9

After I open Terminal in OS X:

Last login: Tue Oct 28 10:29:21 on ttys000 login(14773,0x7fff7572f300) malloc: * error for
object 0x7fd4bb715110: pointer being freed was not allocated * set a breakpoint in
malloc_error_break to debug

[Process completed]

I have no idea what I did or how to fix it.

  • I would bet something is wrong in your .profile or .bashrc causing this error and make he shell not able to start. – Matthieu Riegler Oct 28 '14 at 11:17
  • .bashrc <- what is that? I cant google it lol... Im new to mac ;] I dont even have /etc folder – user98034 Oct 28 '14 at 11:23
  • OS X doesn't source ~/.bashrc by itself anyway, so check ~/.profile and other such files to see if they source ~/.bashrc —cc @Matthieu – grg Oct 28 '14 at 11:37
  • and ~/.bash_profile – Mark Aug 22 '15 at 11:02
5

Go to Preferences → General and set Shells open with to Command, and enter the following:

/bin/bash -x

Open a new shell and see what is being run, then remove the relevant lines from your profile files.

  • still the same. In the preferences (general from dock) I cant turn on "general", "start disc" and "notice" ;] something is broken I guess. OSX yosmite – user98034 Oct 28 '14 at 11:34
  • I know. But I cant open those tabs in general preferences now, so there may be more things broken. – user98034 Oct 28 '14 at 11:38
  • @user Ah, I see what you mean. Yes, that would indicate something else is wrong—perhaps reinstall OS X? – grg Oct 28 '14 at 11:39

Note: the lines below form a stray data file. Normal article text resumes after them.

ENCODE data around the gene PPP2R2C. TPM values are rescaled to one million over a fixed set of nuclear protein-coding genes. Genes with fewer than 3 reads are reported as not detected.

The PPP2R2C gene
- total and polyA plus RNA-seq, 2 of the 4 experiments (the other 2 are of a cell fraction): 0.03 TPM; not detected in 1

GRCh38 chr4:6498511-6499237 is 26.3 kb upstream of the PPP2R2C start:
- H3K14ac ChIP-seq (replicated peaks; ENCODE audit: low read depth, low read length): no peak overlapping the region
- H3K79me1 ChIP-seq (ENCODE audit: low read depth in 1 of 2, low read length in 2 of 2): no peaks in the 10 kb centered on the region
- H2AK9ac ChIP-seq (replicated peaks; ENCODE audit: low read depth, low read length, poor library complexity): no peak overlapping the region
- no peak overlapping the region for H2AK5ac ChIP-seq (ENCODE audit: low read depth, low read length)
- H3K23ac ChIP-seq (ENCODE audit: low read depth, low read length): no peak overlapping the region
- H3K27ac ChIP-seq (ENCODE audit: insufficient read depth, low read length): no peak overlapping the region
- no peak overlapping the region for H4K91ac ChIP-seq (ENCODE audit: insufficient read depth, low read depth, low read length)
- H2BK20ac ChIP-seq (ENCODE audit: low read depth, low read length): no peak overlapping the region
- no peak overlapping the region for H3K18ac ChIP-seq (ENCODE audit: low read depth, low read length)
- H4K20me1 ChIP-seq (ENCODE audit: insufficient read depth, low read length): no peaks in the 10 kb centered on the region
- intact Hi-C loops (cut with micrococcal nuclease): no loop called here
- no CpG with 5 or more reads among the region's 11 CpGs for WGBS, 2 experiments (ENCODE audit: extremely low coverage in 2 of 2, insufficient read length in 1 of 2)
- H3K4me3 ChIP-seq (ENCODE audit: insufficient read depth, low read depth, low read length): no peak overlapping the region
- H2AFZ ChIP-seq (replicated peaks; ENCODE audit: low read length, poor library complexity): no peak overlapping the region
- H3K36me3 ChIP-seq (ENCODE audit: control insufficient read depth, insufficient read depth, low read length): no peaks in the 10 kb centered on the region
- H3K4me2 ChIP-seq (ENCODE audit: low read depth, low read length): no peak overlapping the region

• is there any simply way to do it? I have mac mini – user98034 Oct 28 '14 at 11:41
  • @user98034 Perhaps everyone is assuming knowledge you don't have. Files with names starting with a dot, like .profile and so on are generally invisible. You can list the names of the files in Terminal.app by typing "ls -a". You can see what is in a file like .profile by typing "cat .profile". You can then open another window (shell) in Terminal.app. You can type the commands in one by one, or you can copy-and-paste from one window to another. By looking in the new window, you can see the effect of each command individually. – David Epstein Oct 28 '14 at 21:35
4
  1. Go to Terminal icon on Dock, press right click and press New Command 2./bin/bash -x (it shows your problem)
  2. sudo nano .bash_profile (open this problem place)
  3. delete this, Ctrl + X (exit) Yes, Enter
  • 1
    Your answer doesn't seem to add anything beyond grgarside's answer. – John N Jan 19 '17 at 11:07
  • It does: I can't enter the command in the path grg proposes. And JustGo's answer gave me a way I could run shell commands to fix the issue. I couldn't even crack-open the dot-files in a text editor: Apple "helpfully" doesn't expose them in finder. So if your shell is terminating as quickly as you open it as is the case with this issue, this is a way in- – F1Linux Apr 23 at 12:28
1

I know this is old...but I had the same problem, and couldn't find any information to fix this issue, so I decided to share the solution here too.

Hopefully it helps someone else. :)